Kosher describes what is ‘fit and proper’ for people of the Jewish faith to consume. It gives a range of beverages and foods (including meat) that are acceptable. Kosher food laws are based on interpretation of the Bible and the Torah, the Judaic scriptures. Jews are forbidden to consume blood.
Kosher meat must be slaughtered in a particular way, so the rabbi in a kosher meat plant is a specially trained religious slaughterer. The animal must be killed so it feels little pain. A sharp knife is used to cut the oesophagus, the trachea, carotid arteries and jugular veins in one action. Excessive pressure on the blade is forbidden. The animal is raised so blood flows out and this is then covered with dirt. Failure to do any of these acts correctly means the animal is unfit to eat.
The standard for meat production in Australia is that all animals must be effectively stunned (unconscious) prior to slaughter. Kosher slaughter does not comply with this standard.
Despite the Australian standard requiring stunning, there are instances where the relevant Australian state or territory meat-inspection authority can provide an exemption and approve an abattoir for ritual slaughter without prior stunning - either halal or kosher - for the domestic market. These are effectively exemptions to standard Australian slaughter practice.
The RSPCA is strongly opposed to all forms of slaughter that do not involve prior stunning of the animal.
Exemptions to pre-slaughter stunning for sheep and cattle
For cattle and sheep, the requirements for religious slaughter without prior stunning are set out in a nationally adopted guideline Ritual Slaughter for Ovine (Sheep) and Bovine (Cattle):
For cattle, this means the animal must remain in an upright position with the head and body restrained. The animal must be stunned with a captive-bolt pistol immediately after the throat is cut (known as ‘sticking’). Two separate people must perform the sticking and stunning. If there are any problems restraining the animal while attempting to stick it, then it must be stunned immediately.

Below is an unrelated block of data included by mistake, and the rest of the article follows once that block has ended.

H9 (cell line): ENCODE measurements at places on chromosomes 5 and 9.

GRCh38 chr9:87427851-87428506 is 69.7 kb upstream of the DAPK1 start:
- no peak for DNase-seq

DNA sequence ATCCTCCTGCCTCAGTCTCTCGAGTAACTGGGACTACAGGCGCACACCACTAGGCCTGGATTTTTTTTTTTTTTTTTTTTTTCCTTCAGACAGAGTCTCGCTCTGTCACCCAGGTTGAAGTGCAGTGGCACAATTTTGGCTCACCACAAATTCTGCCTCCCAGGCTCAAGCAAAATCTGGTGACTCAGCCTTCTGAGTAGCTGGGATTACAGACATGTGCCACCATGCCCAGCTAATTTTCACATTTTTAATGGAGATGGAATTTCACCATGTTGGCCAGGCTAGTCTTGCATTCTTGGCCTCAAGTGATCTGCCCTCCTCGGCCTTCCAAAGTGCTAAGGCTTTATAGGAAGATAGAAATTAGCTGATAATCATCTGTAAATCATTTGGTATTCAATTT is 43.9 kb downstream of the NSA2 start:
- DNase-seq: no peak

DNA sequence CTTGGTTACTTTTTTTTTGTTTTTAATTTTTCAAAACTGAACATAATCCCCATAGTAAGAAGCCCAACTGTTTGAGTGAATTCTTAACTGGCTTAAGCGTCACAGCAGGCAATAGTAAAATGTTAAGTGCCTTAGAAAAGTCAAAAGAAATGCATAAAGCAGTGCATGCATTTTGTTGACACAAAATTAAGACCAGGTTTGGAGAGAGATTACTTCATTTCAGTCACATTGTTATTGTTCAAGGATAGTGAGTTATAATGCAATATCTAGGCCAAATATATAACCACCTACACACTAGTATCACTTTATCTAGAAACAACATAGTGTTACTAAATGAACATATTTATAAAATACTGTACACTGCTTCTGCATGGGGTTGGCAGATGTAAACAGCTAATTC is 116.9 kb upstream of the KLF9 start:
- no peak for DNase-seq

For religious slaughter of sheep, the guideline requires cutting both the carotid arteries and the jugular veins. This must be confirmed — if they are not completely severed, then the animal must be immediately stunned.
Cattle and sheep requirements are different because cattle have an extra blood supply to the brain through the back of the neck. Therefore, cutting cattle’s throats results in less rapid loss of consciousness.
Kosher beef, sheepmeat and chicken are produced from animals that have not been stunned prior to having their throat cut.
The RSPCA is concerned there are greater risks of animal suffering during religious slaughter without stunning than for conventional slaughter. The number of animals involved is a tiny percentage of all animals killed but, regardless, the method is distressing to the animal due to:
The use of stunning during the slaughter process can remove some, but not all, of these concerns.
The RSPCA definition of humane killing is: ‘an animal must be either killed instantly or rendered insensible to pain until death supervenes’. When killing animals for food, this means they must be stunned before slaughter so they immediately become unconscious. The RSPCA policy on ritual slaughter is clear: slaughter without prior stunning is inhumane and completely unnecessary. The RSPCA is opposed to inhumane methods of killing and continues to promote this view to governments and the public.
What you can do to help
Because it is the state/territory meat or food authority that provides some abattoirs with special permission to conduct religious slaughter without prior stunning, the best person to contact is your state/territory Minister for Agriculture. Tell them you are opposed to inhumane methods of killing animals, including the slaughter of animals without prior stunning. You can also tell the Federal or your State/Territory Minister for Agriculture how you feel about religious (some halal and all kosher) slaughter practices that don't involve prior stunning of the animal to ensure it is unconscious and insensible to pain before the throat is cut.
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